Surging Demand In North America Helps Sportswear Firm Nike To Beat Quarterly Revenue Estimates

Continued strong demand for its sports shoes and apparel from its customers of North America prompted the sports apparel giant Nike to comfortably beast estimates of analysts for quarterly revenue and profits.

Making the announcement, the company expressed its confidence on the easing of the current constraints in the global supply chain in the next fiscal year of the company.

The stocks of the company rose by 3.7 per cent following the announcement.

There was a 12 per cent surge in the sale revenues for the second quarter of the company in its largest market – North America, as there was greater confidence among consumers to get back to physical stores for shopping and spend heavily on sneakers for running and hiking as the American economy reopened and more people got completely vaccinated.

“Nike is doing well to get in as much inventory as possible. Long term, I don’t see the momentum going away from the company because the products are so highly coveted by consumers,” said Jessica Ramirez, retail analyst at Jane Hali & Associates.

A record in sales Black Friday sales in North America was reported by the sportswear maker through its direct-to-consumer business channel. The company said the record sale was achieved despite issues in its supply chain just ahead of the holiday season. The company noted that issues in its global supply chain were because of closure of its factories in Vietnam for months. About half of all Nike footwear is manufactured in the South Asian country.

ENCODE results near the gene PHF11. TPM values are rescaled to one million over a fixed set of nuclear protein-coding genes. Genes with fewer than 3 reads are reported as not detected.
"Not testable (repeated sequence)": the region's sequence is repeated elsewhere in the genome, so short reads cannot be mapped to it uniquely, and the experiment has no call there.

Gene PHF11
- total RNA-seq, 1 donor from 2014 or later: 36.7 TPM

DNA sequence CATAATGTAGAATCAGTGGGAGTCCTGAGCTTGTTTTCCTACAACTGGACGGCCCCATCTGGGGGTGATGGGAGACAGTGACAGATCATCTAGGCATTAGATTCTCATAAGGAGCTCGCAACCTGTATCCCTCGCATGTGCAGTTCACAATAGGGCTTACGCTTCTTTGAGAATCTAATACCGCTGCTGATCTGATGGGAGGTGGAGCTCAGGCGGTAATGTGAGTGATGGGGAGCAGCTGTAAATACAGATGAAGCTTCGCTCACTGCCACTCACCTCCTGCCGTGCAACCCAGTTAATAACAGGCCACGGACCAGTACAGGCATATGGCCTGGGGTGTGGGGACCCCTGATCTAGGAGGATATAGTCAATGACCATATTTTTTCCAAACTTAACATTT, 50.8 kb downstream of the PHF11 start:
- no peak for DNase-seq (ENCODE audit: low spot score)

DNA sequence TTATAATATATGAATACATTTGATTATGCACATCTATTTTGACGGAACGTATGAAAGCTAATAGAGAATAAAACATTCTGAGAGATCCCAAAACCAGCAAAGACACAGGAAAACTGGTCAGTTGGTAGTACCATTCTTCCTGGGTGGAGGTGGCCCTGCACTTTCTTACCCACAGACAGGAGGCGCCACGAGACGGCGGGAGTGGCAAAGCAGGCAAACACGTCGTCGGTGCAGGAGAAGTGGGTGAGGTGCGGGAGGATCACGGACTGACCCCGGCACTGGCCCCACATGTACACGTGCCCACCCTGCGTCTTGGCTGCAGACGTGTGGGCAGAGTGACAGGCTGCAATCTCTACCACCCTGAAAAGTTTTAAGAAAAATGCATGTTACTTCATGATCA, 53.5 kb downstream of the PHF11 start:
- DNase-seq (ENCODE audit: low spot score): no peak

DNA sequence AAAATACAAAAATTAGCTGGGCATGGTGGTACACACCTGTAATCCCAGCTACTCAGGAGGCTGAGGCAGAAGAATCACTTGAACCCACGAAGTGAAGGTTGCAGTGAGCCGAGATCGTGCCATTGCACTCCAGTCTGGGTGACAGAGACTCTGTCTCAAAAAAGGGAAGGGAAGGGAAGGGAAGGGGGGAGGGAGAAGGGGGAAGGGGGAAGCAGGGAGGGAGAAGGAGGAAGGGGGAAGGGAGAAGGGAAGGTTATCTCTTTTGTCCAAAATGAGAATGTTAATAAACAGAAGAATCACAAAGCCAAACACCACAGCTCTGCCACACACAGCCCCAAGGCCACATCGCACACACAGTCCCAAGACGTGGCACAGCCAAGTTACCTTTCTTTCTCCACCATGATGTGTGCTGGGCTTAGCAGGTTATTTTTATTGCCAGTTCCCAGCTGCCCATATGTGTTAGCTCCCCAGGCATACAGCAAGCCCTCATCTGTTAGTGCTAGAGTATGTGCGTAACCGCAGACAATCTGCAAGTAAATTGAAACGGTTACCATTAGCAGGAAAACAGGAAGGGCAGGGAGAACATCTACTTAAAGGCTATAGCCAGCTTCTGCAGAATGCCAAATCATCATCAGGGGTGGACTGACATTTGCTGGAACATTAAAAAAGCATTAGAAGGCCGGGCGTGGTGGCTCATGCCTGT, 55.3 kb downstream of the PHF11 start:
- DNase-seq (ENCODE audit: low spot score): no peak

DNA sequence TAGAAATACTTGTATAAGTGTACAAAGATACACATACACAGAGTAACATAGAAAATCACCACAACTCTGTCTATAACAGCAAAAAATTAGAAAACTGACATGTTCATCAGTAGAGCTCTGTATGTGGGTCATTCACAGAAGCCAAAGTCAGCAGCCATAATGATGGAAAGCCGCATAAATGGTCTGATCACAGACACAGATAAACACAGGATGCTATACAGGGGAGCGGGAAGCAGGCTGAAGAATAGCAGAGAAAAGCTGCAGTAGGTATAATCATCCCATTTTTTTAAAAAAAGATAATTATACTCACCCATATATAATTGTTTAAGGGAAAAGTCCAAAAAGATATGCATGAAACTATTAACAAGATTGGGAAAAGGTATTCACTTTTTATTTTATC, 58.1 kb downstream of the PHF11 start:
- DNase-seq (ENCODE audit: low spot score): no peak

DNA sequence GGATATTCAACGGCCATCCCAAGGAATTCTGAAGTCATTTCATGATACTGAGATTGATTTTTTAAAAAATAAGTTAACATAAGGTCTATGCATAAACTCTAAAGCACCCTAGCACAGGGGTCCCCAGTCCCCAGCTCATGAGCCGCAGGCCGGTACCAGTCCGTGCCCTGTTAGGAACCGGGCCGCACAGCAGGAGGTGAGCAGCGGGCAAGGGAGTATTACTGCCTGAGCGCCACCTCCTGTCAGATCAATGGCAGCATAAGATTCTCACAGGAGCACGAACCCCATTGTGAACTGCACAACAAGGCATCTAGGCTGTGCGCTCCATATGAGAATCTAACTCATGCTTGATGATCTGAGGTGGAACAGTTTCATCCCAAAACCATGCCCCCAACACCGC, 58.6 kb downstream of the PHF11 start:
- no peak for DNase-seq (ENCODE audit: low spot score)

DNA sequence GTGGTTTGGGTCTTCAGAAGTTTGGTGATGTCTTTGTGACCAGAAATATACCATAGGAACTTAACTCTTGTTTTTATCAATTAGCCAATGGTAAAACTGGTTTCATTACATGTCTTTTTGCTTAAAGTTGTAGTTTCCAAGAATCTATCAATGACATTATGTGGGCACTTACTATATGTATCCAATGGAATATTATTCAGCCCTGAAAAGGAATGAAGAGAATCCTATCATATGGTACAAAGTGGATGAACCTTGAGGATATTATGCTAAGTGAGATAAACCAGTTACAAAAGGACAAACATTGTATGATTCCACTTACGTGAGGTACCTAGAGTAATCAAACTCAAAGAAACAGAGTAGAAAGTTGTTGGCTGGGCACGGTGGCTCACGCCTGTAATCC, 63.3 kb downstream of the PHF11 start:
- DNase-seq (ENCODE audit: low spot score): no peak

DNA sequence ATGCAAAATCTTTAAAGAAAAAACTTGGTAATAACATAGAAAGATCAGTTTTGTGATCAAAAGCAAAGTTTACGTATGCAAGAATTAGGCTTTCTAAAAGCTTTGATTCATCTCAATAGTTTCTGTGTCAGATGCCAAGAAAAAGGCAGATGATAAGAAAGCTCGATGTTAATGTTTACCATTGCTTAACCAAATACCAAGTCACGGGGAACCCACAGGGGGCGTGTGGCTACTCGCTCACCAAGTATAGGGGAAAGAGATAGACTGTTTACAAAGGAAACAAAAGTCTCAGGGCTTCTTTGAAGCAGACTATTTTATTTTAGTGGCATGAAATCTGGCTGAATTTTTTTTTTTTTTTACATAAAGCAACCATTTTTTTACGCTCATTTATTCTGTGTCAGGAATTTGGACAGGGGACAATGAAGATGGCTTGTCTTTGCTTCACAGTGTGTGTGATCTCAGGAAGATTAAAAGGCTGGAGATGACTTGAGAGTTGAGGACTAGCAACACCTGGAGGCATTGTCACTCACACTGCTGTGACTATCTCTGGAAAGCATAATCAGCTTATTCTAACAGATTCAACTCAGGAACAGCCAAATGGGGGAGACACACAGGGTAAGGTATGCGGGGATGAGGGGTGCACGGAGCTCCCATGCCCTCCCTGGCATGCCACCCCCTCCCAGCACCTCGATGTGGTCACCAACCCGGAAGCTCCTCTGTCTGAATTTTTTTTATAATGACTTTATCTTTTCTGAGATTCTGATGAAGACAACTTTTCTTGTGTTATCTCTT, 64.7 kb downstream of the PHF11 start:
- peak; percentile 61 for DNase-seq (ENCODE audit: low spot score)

However, there was a 20 per cent drop in Nike’s revenue in Greater China in the second quarter because of those supply issues and fresh Covid-19 induced lockdowns.

At the factories in Vietnam, which were now completely open and operational, the weekly production rate for the company’s footwear and apparel was at about 80 per cent of the volume of production prior to the closures, Nike also said.

The company’s Chief Financial Officer Matt Friend said that factory closures forced the company to cancel production of roughly 130 million units.

There was a 1 per cent rise in Nike’s overall revenue on the average in the second quarter of the current year to $11.36 billion, beating analysts’ estimates of $11.25 billion, according to IBES data from Refinitiv.

The company forecast a low single-digit surge in its revenue for the third quarter compared to previous estimates of a 2.5 per cent growth.

Nike’s profit of 83 cents per share beat estimates of 63 cents.

(Adapted from


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